Randall Kauffmans - Nymph Fly Tying Manual
Kent Helvie - Steelhead Fly Tying
Joe Bates - Streamers The Big Fish Flies
K. Fulsher & Charles Krom - Hair Wing Atlantic Salmon Flies
Have the J. Shewey - spey Fly book but undecided on it yet. I guess its because I can't see tying beautiful spey flies like that to throw into the log jam holes out here. 1-3 casts and their life is probably over.
03-04-2003, 04:17 PM
Don't see many of them(logjams) on the Mo' or Man. Lots of nice open water.
If you are talking the PM proper spey fishing is not done there. Unless you are float (indicator) fishing with your spey rod.
Guess it boils down to how cheap you are.
I "learned" from a pamphlet that was included in an "el cheapo" fly tying kit that my parents got me for Christmas as a kid. I had really wanted one for a long time. (The vise that was included consisted of a bent piece of 3/8 inch metal rod, with a 3/16 inch bolt in the bottom to clamp it on the table, and a 3/16 inch knurled bolt with a couple of washers on it to "hold" the fly. Better than nothing - but not much!) My fancy Maine streamers were really in demand, too, especially with a few guys who went for "ice-out" lakers with the fly rod.
But I learned, and quickly. And a lot of guys even paid me to tie 'em flies.
Anyway, Kaufman's books are good, and I have them, along with a lot of pattern books.
Now, I keep it to a few simple and very good patterns that work.
03-04-2003, 05:35 PM
"Trout & Salmon Flies for Ireland" by Pete O'Rieley (sp) - I don't tie much from it but every plate is chuck full of beautiful flies that are more akin to artful interpretations instead of the American philosophy of exactly imitating bugs. No, a "Dog Knobbler" isn't listed.
03-04-2003, 07:38 PM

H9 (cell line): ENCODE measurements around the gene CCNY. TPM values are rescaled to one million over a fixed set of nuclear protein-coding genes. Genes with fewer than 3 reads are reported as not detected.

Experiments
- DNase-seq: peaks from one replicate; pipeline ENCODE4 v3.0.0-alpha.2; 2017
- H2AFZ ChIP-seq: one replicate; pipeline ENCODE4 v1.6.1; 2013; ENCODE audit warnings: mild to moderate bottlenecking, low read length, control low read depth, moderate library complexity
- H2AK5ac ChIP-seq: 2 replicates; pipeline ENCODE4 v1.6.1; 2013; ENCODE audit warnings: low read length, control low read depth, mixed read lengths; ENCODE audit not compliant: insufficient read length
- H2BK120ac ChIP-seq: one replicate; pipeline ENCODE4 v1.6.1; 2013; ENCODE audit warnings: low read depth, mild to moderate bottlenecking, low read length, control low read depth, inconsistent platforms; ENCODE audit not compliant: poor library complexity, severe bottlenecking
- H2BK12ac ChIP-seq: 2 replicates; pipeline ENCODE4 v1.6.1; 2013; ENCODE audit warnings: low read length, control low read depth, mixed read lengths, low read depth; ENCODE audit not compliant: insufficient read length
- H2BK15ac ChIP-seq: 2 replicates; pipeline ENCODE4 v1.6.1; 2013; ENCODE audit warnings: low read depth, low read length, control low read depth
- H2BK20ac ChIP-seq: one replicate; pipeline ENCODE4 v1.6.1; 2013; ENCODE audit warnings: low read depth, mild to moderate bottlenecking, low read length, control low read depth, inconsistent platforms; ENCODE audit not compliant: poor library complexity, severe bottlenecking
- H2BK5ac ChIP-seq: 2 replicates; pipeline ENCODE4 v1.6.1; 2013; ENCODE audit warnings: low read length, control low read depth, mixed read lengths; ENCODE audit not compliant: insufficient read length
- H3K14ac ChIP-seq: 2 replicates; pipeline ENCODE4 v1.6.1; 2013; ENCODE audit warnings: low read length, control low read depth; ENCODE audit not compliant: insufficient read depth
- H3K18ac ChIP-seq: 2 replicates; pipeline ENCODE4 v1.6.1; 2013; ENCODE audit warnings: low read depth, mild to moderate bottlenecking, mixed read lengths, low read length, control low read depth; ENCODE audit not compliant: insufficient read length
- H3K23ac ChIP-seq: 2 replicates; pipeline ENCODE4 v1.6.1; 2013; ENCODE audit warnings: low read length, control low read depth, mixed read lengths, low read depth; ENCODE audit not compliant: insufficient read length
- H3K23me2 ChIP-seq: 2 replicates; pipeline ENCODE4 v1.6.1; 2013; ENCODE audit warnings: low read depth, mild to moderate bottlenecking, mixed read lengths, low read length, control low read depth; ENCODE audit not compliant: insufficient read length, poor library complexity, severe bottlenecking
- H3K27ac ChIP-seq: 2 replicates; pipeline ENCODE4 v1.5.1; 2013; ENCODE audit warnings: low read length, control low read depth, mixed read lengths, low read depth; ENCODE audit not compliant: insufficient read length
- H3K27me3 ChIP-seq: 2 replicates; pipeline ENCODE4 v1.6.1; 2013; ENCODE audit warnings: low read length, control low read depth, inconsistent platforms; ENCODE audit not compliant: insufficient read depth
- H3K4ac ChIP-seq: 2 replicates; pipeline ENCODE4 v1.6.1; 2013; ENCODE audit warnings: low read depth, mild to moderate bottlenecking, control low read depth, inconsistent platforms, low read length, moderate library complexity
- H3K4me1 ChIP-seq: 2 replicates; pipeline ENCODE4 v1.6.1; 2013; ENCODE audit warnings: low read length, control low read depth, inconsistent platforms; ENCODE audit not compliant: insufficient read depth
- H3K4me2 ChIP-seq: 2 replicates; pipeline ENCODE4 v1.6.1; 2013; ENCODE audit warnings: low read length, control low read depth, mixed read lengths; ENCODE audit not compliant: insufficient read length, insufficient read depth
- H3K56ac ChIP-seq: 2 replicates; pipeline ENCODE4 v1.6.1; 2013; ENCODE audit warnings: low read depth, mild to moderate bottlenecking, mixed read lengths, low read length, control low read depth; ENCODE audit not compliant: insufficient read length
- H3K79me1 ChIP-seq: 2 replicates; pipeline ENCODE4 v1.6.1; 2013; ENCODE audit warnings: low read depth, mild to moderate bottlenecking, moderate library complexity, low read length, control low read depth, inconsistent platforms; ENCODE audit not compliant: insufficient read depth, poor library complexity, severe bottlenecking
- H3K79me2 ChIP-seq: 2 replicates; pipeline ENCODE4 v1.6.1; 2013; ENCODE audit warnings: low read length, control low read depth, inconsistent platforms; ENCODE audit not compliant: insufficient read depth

Boy this is hard... I have to say since I am into saltwater fishing..Four books come to mind... Lefty"s book on saltwater patterns is a must for the number of flies in there... also Dick Browns Bone fish flies, Bob Pop's book and Bob Veverkas Innovative flies... general book would be the Bench side Reference which is a must for ALL tyers which is mentioned above in another thread... I also have to say that I am starting to accumulate some freashwater books for later tying... I bought two of A.K Best's books... AK's Fly Box and Advanced fly tying. Trey Combs Book on Blue water fishing has great patterns for the Sea Habits, and other great saltwater flies that can be used in shore as well. Finally for my streamer's there is Carrie Stevens Book which has great photo's of how to.
03-05-2003, 01:19 AM
Without hesitation the three books that come to mind are Talleur's "Versitile Fly Tyer", Jorgeson's "Salmon Flies: Character, Style and Dressing", and Leeson and Schollmeyer's Benchside Reference". These three will show you and talk you through how to tie virtually any style of fly from simple dubbed nymphs to full dressed feather wings.
To this I would add Veverka's book and Helen Shaw's book. Then I would add Chris Helm's video on tying with deer hair.
If you really want to get into learning more about tying and expanding your library with some rather expensive books, start buying the Flyfisher's Classic Library editions of no longer in print classics on trout and salmon tying and fishing.
I have a rather large tying library with some 45 books in it. Some are very good, some are good pattern references but no good as tying references, some are priceless specialized gems like Kelson's "Salmon Fly" and "Land and Water Salmon Flies" or Blacker's book or Schwiebert's "Matching the Hatch".